Filipino social entrepreneurs named Ashoka Fellows

David Lozada
The fellows - Cristina Liamzon, Ines Fernandez, John Paul Maunes, and Kevin Lee - work for different sectors, from urban poor mothers and migrants to beneficiaries of water sanitation and people with disabilities

CHANGEMAKERS. The Philippine Ashoka Fellows - (L-R) Ines Fernandez, Cristina Liamzon, JP Maunes, Kevin Lee, and Girlie Lorenzo - talk about their different initiatives that seek to promote social change. Photo by Marianna Vargas/Rappler

MANILA, Philippines – For their work in social development in the Philippines, 4 Filipinos were named Ashoka Fellows Tuesday, January 27, joining the global network of more than 3,000 leaders called Changemakers.

The 4 fellows – Cristina Liamzon, Ines Fernandez, John Paul Maunes, and Kevin Lee – were selected based on 5 criteria: 

  • Clear pattern-changing idea
  • The social impact of their implemented idea
  • Creativity behind the innovative solution
  • Entrepreneurial quality of the individual
  • Unquestionable ethical fiber of the individual

According to Ashoka country manager Terri Jayme-Mora, being a fellow and social entrepreneur requires more than applying business for social good. 

“Social entrepreneurs understand that they cannot solve our world’s problems alone. (They) break down barriers. They know that the only way we will survive is if all of us, each person regardless of age or background, is empowered and equipped to shape the future,” Mora added.

Meet the fellows

The 4 fellows work in different aspects of development in the Philippines – from urban poor mothers, and migrants to water sanitation, and persons with disabilities (PWDs).

  • Cristina Liamzon – A former migrant, Liamzon works for the Leadership and Social Entrepreneurship Program for overseas Filipino workers (OFWs) and their families. “This program is about capacity building but not just of technical skills but teaching people how to budget, how to save, and instilling a confidence in them to be responsible for themselves and their finances,” Liamzon said.
  • Kevin Lee – A former Peace Corps member, Lee started “A Single Drop for Safe Water,” bringing low-cost technology for residential water treatment. He said: “We found out the whole government in this country really want to solve the problem and so they’ve been very supportive. When you’re able to mesh that with the resources of the community, it’s a very powerful thing,” he said.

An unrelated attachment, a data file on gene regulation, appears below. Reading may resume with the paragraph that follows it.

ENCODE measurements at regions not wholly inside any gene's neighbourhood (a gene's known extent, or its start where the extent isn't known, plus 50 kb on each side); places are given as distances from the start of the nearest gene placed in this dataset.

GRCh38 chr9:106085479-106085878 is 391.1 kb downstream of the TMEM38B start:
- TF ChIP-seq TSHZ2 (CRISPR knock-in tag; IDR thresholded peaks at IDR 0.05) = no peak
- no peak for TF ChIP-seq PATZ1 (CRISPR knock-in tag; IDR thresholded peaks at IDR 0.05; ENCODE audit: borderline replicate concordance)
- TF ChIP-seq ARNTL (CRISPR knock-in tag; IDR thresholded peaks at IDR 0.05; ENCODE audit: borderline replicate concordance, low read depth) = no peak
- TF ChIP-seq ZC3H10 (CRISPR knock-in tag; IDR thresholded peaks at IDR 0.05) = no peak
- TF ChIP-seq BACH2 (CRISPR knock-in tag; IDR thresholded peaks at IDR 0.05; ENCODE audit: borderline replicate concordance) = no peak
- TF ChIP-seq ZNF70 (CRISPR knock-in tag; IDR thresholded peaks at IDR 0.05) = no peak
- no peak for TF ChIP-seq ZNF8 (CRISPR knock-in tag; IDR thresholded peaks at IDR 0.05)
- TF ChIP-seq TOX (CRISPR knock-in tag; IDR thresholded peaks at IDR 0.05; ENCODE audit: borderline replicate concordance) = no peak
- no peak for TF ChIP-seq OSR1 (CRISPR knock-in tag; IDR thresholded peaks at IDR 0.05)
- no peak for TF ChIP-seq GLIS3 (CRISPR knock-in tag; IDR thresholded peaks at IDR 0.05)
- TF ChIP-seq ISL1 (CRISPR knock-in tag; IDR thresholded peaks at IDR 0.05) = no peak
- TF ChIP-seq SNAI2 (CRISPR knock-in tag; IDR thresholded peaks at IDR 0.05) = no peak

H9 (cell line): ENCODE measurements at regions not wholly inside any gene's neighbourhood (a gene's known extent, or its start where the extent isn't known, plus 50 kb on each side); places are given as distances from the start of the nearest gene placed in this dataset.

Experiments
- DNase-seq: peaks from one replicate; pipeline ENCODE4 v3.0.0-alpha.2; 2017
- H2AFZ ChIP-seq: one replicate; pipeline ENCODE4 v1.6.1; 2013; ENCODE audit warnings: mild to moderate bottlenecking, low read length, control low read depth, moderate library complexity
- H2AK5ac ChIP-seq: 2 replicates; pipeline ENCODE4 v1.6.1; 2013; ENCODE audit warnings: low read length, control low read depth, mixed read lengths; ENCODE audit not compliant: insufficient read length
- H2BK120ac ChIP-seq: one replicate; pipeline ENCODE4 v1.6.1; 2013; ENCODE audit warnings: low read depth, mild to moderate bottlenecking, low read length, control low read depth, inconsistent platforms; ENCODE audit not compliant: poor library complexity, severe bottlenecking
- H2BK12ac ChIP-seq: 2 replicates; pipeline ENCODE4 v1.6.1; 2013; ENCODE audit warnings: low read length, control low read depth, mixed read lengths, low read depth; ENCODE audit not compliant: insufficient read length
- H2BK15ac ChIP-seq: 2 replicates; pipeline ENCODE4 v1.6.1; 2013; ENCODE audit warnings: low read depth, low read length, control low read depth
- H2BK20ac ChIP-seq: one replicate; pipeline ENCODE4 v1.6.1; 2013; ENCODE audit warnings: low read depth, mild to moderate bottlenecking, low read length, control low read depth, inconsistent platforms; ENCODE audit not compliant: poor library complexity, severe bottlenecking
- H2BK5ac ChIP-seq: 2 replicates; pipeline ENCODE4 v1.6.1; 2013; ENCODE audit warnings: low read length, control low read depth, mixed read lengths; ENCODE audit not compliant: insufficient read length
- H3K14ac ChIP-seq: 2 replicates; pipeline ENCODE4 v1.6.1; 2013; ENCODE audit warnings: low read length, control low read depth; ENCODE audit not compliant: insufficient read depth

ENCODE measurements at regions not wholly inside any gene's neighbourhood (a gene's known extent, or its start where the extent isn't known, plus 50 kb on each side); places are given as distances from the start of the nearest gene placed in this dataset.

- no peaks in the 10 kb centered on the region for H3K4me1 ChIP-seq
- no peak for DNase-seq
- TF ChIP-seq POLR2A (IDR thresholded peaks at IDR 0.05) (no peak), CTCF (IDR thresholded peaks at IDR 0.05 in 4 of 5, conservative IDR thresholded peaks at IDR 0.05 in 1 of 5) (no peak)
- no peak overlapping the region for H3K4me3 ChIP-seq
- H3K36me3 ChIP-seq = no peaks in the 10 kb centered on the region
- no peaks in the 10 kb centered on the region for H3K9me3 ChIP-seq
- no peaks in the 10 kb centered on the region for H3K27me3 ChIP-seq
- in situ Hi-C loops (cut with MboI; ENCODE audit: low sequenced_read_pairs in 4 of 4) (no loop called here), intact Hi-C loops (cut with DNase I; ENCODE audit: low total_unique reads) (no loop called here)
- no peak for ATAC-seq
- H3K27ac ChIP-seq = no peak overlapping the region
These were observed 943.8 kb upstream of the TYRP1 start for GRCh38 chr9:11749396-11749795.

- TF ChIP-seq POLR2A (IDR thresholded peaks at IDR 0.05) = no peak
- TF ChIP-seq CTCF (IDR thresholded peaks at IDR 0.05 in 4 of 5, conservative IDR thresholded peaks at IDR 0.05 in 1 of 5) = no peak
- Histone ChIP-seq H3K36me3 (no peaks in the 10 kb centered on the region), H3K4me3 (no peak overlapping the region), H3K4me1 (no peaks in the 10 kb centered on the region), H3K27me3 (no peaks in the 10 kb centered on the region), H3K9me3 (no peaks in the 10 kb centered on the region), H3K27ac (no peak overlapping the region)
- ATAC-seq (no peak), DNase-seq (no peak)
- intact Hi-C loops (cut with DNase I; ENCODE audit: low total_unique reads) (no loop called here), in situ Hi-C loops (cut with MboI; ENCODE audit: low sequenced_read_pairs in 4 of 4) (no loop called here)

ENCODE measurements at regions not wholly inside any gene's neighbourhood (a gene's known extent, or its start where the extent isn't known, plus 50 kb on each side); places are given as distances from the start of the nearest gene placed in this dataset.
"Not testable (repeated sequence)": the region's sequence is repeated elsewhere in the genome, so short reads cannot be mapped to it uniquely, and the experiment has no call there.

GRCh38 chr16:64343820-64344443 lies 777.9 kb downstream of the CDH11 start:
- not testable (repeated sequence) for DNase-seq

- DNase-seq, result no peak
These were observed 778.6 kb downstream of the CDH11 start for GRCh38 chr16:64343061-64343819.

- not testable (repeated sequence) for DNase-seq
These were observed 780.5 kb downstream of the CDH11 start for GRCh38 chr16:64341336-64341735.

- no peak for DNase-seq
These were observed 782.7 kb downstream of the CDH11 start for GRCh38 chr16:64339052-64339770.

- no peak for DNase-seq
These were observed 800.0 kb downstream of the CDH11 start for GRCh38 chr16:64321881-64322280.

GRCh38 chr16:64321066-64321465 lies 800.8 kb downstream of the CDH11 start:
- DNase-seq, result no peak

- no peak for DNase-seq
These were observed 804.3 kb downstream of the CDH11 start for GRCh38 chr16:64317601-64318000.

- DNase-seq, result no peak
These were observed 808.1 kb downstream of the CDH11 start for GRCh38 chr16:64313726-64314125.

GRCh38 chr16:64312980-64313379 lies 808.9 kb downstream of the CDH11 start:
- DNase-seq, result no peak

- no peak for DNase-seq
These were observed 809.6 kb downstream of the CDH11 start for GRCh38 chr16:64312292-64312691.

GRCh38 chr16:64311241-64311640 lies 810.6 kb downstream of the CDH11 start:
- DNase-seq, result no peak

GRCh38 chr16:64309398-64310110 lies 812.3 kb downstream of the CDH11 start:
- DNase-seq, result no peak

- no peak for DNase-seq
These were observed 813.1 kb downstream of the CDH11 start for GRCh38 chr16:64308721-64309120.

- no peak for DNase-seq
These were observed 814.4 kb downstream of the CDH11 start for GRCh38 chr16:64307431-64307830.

• Ines Fernandez – For Fernandez, breastfeeding and childcare is as much a global issue like migration. She works in Arugaan, an organisation that trains urban poor and disaster-stricken mothers on the right ways to breastfeed and prepare indigenous food for children.
  • John Paul Maunes – A co-founder of Gualandi Volunteer Service Program (GSVP), Maunes has been working toward building multiple platforms where the deaf and the hearing can interact with one another. (READ: Can PH become a ‘deaf-inclusive’ country?)

The fellows join Girlie Lorenzo, the first Ashoka fellow elected in the Philippines in 2014. Lorenzo is the founder of Kythe Inc., an organization that addresses the psycho-social needs of paediatric cancer patients.

Lorenzo told Rappler how the Ashoka Fellowship is both a challenge and a privilege. 

“It’s been challenging because I had to walk the talk, breathe my advocacy. But because you love what you’re doing, it’s not hard. I’m now becoming a systems changer, not just a service provider,” she said.

Ashoka in the Philippines

Ashoka was founded in 1980 by Bill Drayton. and was officially launched in the Philippines in 2014, headed by Dr Tony La Vina and Jayme-Mora. 

The fellowship is named after an Indian leader who unified the subcontinent in the 3rd century BC. 

Aside from receiving a living stipend for an average of 3 years – allowing them to focus full-time on building their institutions – the fellows also become part of a global support network of peers and strategic partners from whom they will benefit for life. –